I doubt that there will be a radical change to the number of colors. After all let's face it, 32 bit color is not real either. The high order byte is discarded or used for alpha blending, the actual color code is still 24 bits. The real advantage is in moving and processing multiple colors at a time. With MMX you are still limited to a 32 bit bus and no matter how fast your graphics card is or how many bells and whistles it has, you still sometimes have to get rgb data to the card and there the limit is bus width.
Posted on 2003-08-26 17:12:21 by donkey

Personally I think its about time the slate was wiped clean. If it wasn't for the price I'd buy an Itanium before AMD64 anyday.

And what about your asm programs? They will be very sloooow on Itanium ;)


64 bits...
I think this will be a waste of memory in most purposes because you will have to store your data with qword alignment.
Even 32 bits are really much.

So I hope they'll make an optional 32 and 16 bit (fast) adressing.

And if you want faster graphics and sound you propably should use the GPU and SPU of your graphics- and soundcard.:grin:

Why don't they jump immediately to 128bits or more if its so much faster?;)

Operton is faster even with x86-32 code than AthlonXP running at the same frequency, because it has more optimized microOP execution core.
AC'97 with soft-syntezis killed most SPU, IMHO ;) No need to use Audigy2 if you don't have >0 speakers.

Originally posted by donkey
The real advantage is in moving and processing multiple colors at a time.
:alright:
May be CPU will kill GPU one day... If GPU will not accelerate raytracing


One of *real* Operton advantages, IMHO, is integrated DDR SD-RAM controller, with less latencies. More RAM speed at the same clocks
Posted on 2003-08-27 01:26:52 by S.T.A.S.

May be CPU will kill GPU one day... If GPU will not accelerate raytracing

I'd rather see the GPU taking over **all** GUI processing (including raytracing, scanline, raycasting, whatever graphic rendering) -- so that teh CPU can do more usefull things (such as instructing teh other specialized devices PUs). Graphics Processing requires a lot of power/calculations, the GPU are optimized for processing graphics, wheras the CPU is able to do basically everything. I think of the CPU as the coordinator of the computer, delegating tasks to other PUs/devices.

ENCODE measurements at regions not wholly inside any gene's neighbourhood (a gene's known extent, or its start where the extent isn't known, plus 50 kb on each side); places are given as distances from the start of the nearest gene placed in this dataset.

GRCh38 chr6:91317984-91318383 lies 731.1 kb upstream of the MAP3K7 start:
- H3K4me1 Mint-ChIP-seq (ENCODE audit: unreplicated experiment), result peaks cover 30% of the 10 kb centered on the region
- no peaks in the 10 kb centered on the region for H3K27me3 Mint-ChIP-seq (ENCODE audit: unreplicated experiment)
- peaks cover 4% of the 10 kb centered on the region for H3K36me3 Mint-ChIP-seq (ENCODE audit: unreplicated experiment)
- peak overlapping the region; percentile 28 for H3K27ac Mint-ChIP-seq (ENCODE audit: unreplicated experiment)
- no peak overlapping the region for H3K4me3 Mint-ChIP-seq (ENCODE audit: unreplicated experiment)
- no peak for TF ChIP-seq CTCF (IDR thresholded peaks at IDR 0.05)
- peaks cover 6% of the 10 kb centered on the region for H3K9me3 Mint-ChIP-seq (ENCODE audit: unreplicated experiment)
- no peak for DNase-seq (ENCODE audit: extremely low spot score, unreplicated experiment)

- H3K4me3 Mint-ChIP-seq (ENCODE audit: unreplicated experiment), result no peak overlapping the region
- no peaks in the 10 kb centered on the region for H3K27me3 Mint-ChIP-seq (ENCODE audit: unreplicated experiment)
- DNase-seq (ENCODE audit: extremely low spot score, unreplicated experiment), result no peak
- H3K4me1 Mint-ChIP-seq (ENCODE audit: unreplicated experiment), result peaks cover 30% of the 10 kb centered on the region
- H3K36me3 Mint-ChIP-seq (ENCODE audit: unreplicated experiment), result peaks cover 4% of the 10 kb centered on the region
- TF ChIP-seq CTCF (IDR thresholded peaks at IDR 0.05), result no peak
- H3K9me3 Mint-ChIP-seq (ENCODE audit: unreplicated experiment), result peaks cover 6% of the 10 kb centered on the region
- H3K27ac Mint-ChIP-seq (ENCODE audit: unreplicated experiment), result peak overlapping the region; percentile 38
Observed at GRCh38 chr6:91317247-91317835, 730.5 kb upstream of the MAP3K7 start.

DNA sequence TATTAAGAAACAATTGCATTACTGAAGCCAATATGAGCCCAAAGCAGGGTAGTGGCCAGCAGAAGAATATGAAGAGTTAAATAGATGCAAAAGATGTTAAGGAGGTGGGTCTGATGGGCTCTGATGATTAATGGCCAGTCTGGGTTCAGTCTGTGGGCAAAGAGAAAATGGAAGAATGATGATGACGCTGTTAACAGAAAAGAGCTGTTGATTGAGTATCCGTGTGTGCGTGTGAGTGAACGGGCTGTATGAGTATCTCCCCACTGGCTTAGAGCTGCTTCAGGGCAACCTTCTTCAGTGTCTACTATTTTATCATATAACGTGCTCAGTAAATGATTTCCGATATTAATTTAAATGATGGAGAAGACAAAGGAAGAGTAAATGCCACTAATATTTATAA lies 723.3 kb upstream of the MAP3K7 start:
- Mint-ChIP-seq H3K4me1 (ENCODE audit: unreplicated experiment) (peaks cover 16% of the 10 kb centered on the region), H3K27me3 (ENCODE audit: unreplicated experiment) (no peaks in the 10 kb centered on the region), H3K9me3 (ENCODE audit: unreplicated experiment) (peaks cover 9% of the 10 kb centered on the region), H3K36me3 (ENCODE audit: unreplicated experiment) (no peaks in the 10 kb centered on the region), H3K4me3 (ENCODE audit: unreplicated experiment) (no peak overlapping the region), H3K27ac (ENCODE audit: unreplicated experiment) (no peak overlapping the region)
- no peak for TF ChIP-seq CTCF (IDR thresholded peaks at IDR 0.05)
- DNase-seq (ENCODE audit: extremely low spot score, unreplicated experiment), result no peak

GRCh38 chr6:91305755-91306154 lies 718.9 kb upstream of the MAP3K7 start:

Posted on 2003-08-27 09:40:21 by scientica
Floating point color is the future.
Posted on 2003-08-27 09:48:15 by ThoughtCriminal


I'd rather see the GPU taking over **all** GUI processing ...


That is what I wanted to say above.:cool:
So that you don't have to use the CPU for this purpose:


... The real advantage is in moving and processing multiple colors at a time. ...
Posted on 2003-08-27 12:24:41 by TCT

I think of the CPU as the coordinator of the computer, delegating tasks to other PUs/devices.

... and executing Java bytecode :tongue:
Posted on 2003-08-27 19:54:02 by S.T.A.S.


... and executing Java bytecode :tongue:

Yes, since I don't think there is a big need for BPUs (Bytecode Processing Units) ;)
Posted on 2003-08-28 01:29:38 by scientica

Personally I think its about time the slate was wiped clean. If it wasn't for the price I'd buy an Itanium before AMD64 anyday.


I second that. IMHO, IA32 is crippled by the need for compatibility with IA16. (I coined IA16, so don't expect it to show up in google or elsewhere. Although Intel claims that 8086/8088 and 80286 are IA32, who believes they were 32 bit CPUs?)

Besides, anyone with Unix assembly background will immediately like what IA64 provides. I particularly like the idea of GP, which frees ebx (although IA64 does not call it ebx) for shared libraries. One person without Unix experience commented that GP register is another DOS segment nightmare. All I can say was to quote Mr. T. :tongue:

Then again, at the current stage, Itanium is known to "sensitive" to HLL compilers, giving worse performance than Pentium III in one case and outperforming Pentium 4 with almost twice faster clock freq in other case. But we are asm programmers, aren't we? :)